Paul Doiron here—
One of the questions I get asked most often is about the locations in my books. Readers want to know if there really is a Bad Little Falls (yes, it’s in downtown Machias) or an actual Square Deal Diner (no, there is not, although if you visit Moody’s Diner in Waldoboro, you’ll catch something of its vibe).
So what makes an author choose to use a made-up setting versus a real world place? Faulkner famously created Yoknapatawpha County [at left] for his books. But James Joyce was so scrupulous in his descriptions of Dublin that people said you could navigate the city streets using Ulysses as an atlas.
I can’t speak for other novelists, but here’s how I approach the decision.
I prefer to set my novels in actual places because I am a fan of literary tourism. My wife and I spent one of the greatest days on my life walking around Paris finding the places mentioned in The Sun Also Rises and A Moveable Feast. So in my new book I got a kick out of describing the decor at the McDonald’s in Machias down to the color of the walls (although those things tend to change). And when I raised the lost village of Flagstaff from the bottom of Flagstaff Lake in The Poacher’s Son, I kept a 1940s map of the ghost town above my desk so my descriptions of the streets matched the actual (former) buildings.
Why invent places then? Sometimes it’s because reality is inconvenient to the story I want to tell. The reason the Square Deal isn’t Moody’s is because I wanted Mike’s favorite diner to be smaller than the well-known tourist destination. Although there really is a Township Nineteen within spitting distance of Machias (in fact, there are two), I invented my own unincorporated plantation because I needed the climax of Bad Little Falls to unfold with a very specific chase across snowy blueberry barrens to a frozen lake and then through a desolate heath. Sure, I could have adapted the story to real landmarks in Washington County, but I wasn’t sure readers would appreciate the considerable effort it would take to do so when, really, what we all want from a book is a gripping story.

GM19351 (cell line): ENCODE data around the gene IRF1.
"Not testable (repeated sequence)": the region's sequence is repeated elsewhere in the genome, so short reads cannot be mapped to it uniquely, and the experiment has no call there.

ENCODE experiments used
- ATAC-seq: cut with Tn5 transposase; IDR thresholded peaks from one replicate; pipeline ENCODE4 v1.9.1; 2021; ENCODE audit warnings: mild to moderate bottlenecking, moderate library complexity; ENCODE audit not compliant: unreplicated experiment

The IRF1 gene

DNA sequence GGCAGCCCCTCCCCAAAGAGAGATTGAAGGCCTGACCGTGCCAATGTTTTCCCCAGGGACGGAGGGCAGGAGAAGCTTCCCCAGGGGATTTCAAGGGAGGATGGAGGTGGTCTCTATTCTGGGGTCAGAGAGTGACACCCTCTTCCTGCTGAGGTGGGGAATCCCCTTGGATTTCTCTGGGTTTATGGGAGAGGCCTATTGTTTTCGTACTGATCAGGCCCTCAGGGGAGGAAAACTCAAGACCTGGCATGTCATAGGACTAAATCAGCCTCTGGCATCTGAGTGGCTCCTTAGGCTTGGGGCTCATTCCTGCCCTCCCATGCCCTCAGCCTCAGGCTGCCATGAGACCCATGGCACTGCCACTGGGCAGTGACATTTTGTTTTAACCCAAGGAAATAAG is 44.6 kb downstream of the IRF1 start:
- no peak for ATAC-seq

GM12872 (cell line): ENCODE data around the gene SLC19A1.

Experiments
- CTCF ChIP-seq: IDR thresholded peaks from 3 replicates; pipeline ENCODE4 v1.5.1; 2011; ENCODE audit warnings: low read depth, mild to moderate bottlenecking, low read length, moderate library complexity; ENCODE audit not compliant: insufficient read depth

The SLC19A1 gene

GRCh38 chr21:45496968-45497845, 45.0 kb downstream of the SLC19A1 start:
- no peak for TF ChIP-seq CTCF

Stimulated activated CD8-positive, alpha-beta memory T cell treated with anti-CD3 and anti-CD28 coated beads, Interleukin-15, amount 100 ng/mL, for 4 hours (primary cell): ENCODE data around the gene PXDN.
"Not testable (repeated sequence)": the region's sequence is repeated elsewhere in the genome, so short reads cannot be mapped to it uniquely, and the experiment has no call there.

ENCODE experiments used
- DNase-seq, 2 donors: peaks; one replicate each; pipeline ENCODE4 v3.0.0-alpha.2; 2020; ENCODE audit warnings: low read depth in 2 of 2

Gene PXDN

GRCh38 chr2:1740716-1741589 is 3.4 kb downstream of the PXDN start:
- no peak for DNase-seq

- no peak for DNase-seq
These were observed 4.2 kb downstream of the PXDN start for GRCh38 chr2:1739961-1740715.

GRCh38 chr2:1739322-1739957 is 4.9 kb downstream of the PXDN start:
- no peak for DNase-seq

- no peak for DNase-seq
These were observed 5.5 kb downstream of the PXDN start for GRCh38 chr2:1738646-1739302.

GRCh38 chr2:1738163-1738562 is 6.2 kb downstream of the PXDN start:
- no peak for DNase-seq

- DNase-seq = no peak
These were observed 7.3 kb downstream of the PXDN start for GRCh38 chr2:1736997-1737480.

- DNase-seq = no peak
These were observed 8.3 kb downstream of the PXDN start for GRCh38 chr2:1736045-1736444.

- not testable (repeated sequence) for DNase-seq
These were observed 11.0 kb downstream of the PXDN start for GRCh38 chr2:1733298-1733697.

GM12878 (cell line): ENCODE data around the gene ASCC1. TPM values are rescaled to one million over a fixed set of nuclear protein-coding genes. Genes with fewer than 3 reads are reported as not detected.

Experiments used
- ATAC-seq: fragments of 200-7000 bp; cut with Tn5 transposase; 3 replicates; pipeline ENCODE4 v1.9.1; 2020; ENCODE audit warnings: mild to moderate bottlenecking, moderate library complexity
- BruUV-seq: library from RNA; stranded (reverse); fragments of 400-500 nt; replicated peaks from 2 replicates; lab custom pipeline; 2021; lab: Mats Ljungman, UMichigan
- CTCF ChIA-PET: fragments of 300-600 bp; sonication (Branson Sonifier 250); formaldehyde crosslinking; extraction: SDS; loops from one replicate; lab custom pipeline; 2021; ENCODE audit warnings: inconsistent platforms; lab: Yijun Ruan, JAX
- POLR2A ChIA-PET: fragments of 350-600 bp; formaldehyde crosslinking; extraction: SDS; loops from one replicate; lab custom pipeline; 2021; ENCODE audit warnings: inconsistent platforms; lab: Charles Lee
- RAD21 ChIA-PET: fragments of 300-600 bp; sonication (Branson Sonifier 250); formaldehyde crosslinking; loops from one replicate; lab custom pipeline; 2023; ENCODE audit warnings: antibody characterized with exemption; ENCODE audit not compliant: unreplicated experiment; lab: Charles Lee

I play coy in my novels, in other words. Some places are as real as can be (the Washington County Jail) and others (the midcoast village of Seal Cove) are total figments of my imagination. My hope is that all the settings feel so truthful that even seasoned Maine travelers won’t know the difference. But if you do care, I have created a Google map of Mike Bowditch’s Maine [at right] to help separate the facts from the fiction.
So what’s the answer to the question I pose in the title of this post? Is there really a Sennebec, Maine? Well, yes…and no. There’s a Sennebec Pond that spans the town of Union and Appleton. But my Sennebec includes a salt marsh and tidal creek that’s more like something you’d find downstream in the coastal community of Warren. The village in my books is a shifty place that’s hard to pin down.
But if I do my job right as a novelist and you’re turning pages as fast as you can, then the answer to the question shouldn’t really matter. No?